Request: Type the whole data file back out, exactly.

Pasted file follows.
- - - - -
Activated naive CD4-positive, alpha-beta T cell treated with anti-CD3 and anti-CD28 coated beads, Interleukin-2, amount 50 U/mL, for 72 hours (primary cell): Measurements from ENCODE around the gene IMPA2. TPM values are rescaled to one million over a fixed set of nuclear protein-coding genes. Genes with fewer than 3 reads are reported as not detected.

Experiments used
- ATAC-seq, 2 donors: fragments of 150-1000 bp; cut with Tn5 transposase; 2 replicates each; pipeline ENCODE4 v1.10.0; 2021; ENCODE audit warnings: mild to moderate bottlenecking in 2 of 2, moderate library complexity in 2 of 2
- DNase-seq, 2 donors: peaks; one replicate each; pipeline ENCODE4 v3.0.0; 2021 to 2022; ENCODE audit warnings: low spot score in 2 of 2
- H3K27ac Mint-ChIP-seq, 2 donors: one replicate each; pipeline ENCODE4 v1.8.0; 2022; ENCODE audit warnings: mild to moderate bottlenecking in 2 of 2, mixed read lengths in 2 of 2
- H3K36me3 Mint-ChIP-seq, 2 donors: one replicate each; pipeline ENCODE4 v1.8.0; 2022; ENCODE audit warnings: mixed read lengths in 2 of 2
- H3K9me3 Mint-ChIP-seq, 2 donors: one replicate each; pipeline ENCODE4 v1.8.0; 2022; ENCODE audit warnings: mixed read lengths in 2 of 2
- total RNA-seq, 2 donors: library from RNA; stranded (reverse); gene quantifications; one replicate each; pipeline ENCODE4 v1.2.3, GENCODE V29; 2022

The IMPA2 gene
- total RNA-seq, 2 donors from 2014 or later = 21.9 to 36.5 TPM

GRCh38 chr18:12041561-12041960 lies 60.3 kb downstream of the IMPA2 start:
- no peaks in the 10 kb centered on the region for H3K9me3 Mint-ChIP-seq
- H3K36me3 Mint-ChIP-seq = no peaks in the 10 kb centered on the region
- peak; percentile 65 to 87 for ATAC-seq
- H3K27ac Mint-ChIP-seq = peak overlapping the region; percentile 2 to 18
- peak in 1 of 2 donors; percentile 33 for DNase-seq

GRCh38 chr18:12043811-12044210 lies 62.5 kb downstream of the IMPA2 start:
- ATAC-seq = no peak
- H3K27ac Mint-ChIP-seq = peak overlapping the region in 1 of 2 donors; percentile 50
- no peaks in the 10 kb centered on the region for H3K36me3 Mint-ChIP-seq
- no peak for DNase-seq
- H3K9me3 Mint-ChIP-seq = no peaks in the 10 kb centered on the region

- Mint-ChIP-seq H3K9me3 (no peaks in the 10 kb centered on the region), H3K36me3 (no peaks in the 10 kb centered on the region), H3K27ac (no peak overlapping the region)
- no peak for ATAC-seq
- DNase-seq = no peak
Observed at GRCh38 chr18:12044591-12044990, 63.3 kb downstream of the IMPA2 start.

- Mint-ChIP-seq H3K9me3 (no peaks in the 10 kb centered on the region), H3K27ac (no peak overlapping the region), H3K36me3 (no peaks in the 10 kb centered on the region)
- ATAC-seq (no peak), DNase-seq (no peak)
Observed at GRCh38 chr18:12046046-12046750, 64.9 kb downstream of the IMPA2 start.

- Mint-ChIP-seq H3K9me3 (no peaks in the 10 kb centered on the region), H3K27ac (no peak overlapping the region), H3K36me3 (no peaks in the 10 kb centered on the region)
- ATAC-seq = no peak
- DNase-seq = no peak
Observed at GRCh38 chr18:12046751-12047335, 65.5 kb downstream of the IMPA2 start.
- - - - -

Activated naive CD4-positive, alpha-beta T cell treated with anti-CD3 and anti-CD28 coated beads, Interleukin-2, amount 50 U/mL, for 72 hours (primary cell): Measurements from ENCODE around the gene IMPA2. TPM values are rescaled to one million over a fixed set of nuclear protein-coding genes. Genes with fewer than 3 reads are reported as not detected.

Experiments used
- ATAC-seq, 2 donors: fragments of 150-1000 bp; cut with Tn5 transposase; 2 replicates each; pipeline ENCODE4 v1.10.0; 2021; ENCODE audit warnings: mild to moderate bottlenecking in 2 of 2, moderate library complexity in 2 of 2
- DNase-seq, 2 donors: peaks; one replicate each; pipeline ENCODE4 v3.0.0; 2021 to 2022; ENCODE audit warnings: low spot score in 2 of 2
- H3K27ac Mint-ChIP-seq, 2 donors: one replicate each; pipeline ENCODE4 v1.8.0; 2022; ENCODE audit warnings: mild to moderate bottlenecking in 2 of 2, mixed read lengths in 2 of 2
- H3K36me3 Mint-ChIP-seq, 2 donors: one replicate each; pipeline ENCODE4 v1.8.0; 2022; ENCODE audit warnings: mixed read lengths in 2 of 2
- H3K9me3 Mint-ChIP-seq, 2 donors: one replicate each; pipeline ENCODE4 v1.8.0; 2022; ENCODE audit warnings: mixed read lengths in 2 of 2
- total RNA-seq, 2 donors: library from RNA; stranded (reverse); gene quantifications; one replicate each; pipeline ENCODE4 v1.2.3, GENCODE V29; 2022

The IMPA2 gene
- total RNA-seq, 2 donors from 2014 or later = 21.9 to 36.5 TPM

GRCh38 chr18:12041561-12041960 lies 60.3 kb downstream of the IMPA2 start:
- no peaks in the 10 kb centered on the region for H3K9me3 Mint-ChIP-seq
- H3K36me3 Mint-ChIP-seq = no peaks in the 10 kb centered on the region
- peak; percentile 65 to 87 for ATAC-seq
- H3K27ac Mint-ChIP-seq = peak overlapping the region; percentile 2 to 18
- peak in 1 of 2 donors; percentile 33 for DNase-seq

GRCh38 chr18:12043811-12044210 lies 62.5 kb downstream of the IMPA2 start:
- ATAC-seq = no peak
- H3K27ac Mint-ChIP-seq = peak overlapping the region in 1 of 2 donors; percentile 50
- no peaks in the 10 kb centered on the region for H3K36me3 Mint-ChIP-seq
- no peak for DNase-seq
- H3K9me3 Mint-ChIP-seq = no peaks in the 10 kb centered on the region

- Mint-ChIP-seq H3K9me3 (no peaks in the 10 kb centered on the region), H3K36me3 (no peaks in the 10 kb centered on the region), H3K27ac (no peak overlapping the region)
- no peak for ATAC-seq
- DNase-seq = no peak
Observed at GRCh38 chr18:12044591-12044990, 63.3 kb downstream of the IMPA2 start.

- Mint-ChIP-seq H3K9me3 (no peaks in the 10 kb centered on the region), H3K27ac (no peak overlapping the region), H3K36me3 (no peaks in the 10 kb centered on the region)
- ATAC-seq (no peak), DNase-seq (no peak)
Observed at GRCh38 chr18:12046046-12046750, 64.9 kb downstream of the IMPA2 start.

- Mint-ChIP-seq H3K9me3 (no peaks in the 10 kb centered on the region), H3K27ac (no peak overlapping the region), H3K36me3 (no peaks in the 10 kb centered on the region)
- ATAC-seq = no peak
- DNase-seq = no peak
Observed at GRCh38 chr18:12046751-12047335, 65.5 kb downstream of the IMPA2 start.